Current State of Business
The factors looked at such as the profit margin, ROE, and ROA do paint the picture that the current state of the business is good. Revenues have increased on average 10% each year from 2002 to 2005. However during this time cash balances have decreased. Accounts receivable and inventory have increased in the same time span. Cash has decreased from $120.1 to $9.4, a decline of 92% over the four year time span. In the same period Accounts Receivable went from $90.6 in 2002 to $146.4 in 2005, an increase of 62%. Likewise, inventory has increased from $468.3 to $656.9, an increase of 40%. We do know that there are factors behind this increases and decreases, but has the change been beneficial for the business? The company’s revenues are growing year to year by an average of 10%, whereas their assets and equity are only growing by averages of about 5% year to year. Now we have a clearer idea of why the ROE and ROA are increasing year to year.
The increase in accounts receivable can potentially lead to an increase in bad debt expense. So while it is good to offer favorable terms to increase client base, the chances of non-payment also increase.
We do agree with the presenting group regarding the concerns on the Inventory Turnover and the Days Receivable Outstanding. Days payable can be a concern; however it is not the reason that the cash balances are declining so drastically. By paying within the 10 day window, they are getting some discounts which might look as a good idea to cut cost and have more cash available. However, they are not receiving money as quickly as they would hope, which is shown by the 9 day increase in receivable days since 2002. Increasing the payable days or lowering the days receivable outstanding would reduce the cash conversion cycle. Doing both at the same time would reduce the conversion cycle by even more, but it would increase the expenses by 2% (discount for payments received between 10 days). Maggie’s aversion to taking on any debt would be more closely tied to the receivables outstanding. Most business take out LOC’s to cover their A/R in an event that there is a significant lag in payment. Since their ratio is currently at 50.9 days, if they are going to continue offering favorable credit terms, a LOC would be a useful buffer that could be paid off once the money is received and keep Maggie’s debt concerns down. Also, the fact that this ratio is increasing is possibly leading to more bad debt. Inventory turnover, is a concern that the company has a hand in, they are choosing to focus on more maturing plants so naturally HH inventory is going to be greater than industry average. However, even before the shift to this line their inventory turnover was still, on the low end, about 10% over the industry standards. From this we can say that there is another issue with their inventory turnover that is not just related to the shift to the more-mature plant line.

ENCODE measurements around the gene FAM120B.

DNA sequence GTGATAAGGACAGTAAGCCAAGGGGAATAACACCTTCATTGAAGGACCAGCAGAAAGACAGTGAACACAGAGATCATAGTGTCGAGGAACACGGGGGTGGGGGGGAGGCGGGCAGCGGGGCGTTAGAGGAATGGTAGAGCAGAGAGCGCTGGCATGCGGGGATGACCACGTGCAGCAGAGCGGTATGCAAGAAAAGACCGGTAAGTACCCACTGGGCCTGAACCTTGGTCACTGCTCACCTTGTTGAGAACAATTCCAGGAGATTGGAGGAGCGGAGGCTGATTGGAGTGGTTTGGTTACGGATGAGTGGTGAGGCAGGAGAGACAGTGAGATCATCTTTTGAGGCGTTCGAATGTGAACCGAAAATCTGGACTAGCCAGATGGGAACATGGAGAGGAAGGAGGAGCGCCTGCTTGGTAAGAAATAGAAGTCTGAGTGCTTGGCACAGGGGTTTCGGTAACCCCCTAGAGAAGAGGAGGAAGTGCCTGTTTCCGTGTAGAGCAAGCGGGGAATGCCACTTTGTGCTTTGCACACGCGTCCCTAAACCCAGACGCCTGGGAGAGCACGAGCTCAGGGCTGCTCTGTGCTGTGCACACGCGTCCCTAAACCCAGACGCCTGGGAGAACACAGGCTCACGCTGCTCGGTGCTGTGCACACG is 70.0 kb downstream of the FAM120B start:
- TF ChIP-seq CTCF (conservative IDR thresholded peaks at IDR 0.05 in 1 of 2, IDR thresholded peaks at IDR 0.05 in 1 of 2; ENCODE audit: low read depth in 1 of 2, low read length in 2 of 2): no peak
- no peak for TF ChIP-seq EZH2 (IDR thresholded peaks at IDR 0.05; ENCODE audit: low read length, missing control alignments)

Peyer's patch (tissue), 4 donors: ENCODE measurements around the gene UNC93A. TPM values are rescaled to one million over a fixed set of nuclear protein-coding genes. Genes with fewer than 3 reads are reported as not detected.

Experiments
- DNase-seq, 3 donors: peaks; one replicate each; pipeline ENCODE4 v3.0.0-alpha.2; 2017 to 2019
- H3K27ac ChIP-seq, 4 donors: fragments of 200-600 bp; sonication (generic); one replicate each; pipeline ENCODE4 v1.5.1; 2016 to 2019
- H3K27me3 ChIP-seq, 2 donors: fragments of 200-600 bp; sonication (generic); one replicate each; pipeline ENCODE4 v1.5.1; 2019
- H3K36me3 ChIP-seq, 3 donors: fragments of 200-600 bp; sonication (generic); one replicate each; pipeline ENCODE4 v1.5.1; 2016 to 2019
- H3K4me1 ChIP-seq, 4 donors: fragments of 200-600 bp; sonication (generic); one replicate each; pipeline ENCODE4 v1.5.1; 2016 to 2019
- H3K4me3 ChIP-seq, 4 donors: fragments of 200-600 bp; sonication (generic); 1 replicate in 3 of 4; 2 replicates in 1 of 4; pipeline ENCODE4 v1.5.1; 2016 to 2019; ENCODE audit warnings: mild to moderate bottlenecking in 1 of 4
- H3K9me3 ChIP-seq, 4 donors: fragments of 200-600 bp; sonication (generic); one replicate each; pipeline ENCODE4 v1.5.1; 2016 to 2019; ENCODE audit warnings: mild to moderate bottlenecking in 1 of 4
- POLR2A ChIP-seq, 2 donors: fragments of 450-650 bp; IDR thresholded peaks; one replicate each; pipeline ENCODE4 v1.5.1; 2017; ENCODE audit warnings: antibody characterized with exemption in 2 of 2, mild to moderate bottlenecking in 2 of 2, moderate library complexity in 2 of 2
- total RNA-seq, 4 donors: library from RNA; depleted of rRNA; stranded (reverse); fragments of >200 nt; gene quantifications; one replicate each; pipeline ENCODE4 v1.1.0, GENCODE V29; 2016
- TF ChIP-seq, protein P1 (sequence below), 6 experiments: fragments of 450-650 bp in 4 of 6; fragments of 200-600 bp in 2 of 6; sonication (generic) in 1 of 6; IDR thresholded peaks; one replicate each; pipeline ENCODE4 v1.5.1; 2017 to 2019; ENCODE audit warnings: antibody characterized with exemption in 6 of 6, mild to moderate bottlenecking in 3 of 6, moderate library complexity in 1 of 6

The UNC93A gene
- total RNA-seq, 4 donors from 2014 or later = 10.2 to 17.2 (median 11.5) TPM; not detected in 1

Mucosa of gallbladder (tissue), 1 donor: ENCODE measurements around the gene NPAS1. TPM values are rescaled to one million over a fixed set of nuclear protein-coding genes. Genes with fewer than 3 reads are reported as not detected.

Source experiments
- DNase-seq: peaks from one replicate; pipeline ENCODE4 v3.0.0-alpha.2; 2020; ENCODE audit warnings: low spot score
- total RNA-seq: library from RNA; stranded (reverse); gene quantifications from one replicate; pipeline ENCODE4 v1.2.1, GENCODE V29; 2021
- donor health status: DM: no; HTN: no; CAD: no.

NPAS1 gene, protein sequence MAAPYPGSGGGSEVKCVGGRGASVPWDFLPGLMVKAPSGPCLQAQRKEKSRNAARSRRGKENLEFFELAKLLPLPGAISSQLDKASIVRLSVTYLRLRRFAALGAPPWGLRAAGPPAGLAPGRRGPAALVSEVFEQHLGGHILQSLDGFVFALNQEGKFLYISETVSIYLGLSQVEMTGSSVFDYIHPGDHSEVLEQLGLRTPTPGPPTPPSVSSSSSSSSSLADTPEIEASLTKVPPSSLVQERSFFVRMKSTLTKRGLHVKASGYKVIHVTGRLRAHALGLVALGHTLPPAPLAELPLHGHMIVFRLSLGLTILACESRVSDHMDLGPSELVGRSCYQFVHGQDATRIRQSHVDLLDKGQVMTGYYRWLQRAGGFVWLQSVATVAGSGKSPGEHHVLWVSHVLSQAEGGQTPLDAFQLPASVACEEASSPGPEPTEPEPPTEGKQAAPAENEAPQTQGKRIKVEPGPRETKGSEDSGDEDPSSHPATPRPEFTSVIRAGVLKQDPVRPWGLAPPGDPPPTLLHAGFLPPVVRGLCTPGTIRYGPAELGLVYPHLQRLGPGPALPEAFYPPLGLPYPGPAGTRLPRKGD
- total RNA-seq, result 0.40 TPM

Horniman Horticulture Future
In the previous information we can clearly see how growth affects cash flow. To have a better idea of this relationship we decided to first construct the cash flow statement. With the information we have it’s possible to recreate and project the 2003, 2004, 2005 and 2006 operating cash flow. The first thing that we notice is that the operating cash flow is negative for years 2003, 2004 and 2005. The company is consuming the cash it has as the cash balance declines year after year but they are able to stay alive and pay its debts to vendors and employees. In 2006 the situation becomes critical because they are planning to spend 90.65 million and at the end of 2005 they only have 9.4 in cash. (Exhibit 1). The first question that arises now is: how are they going to finance the growth planned for 2006? HH clearly needs a source of funds.
The Brown’s have some alternative that they should consider. As said before, the...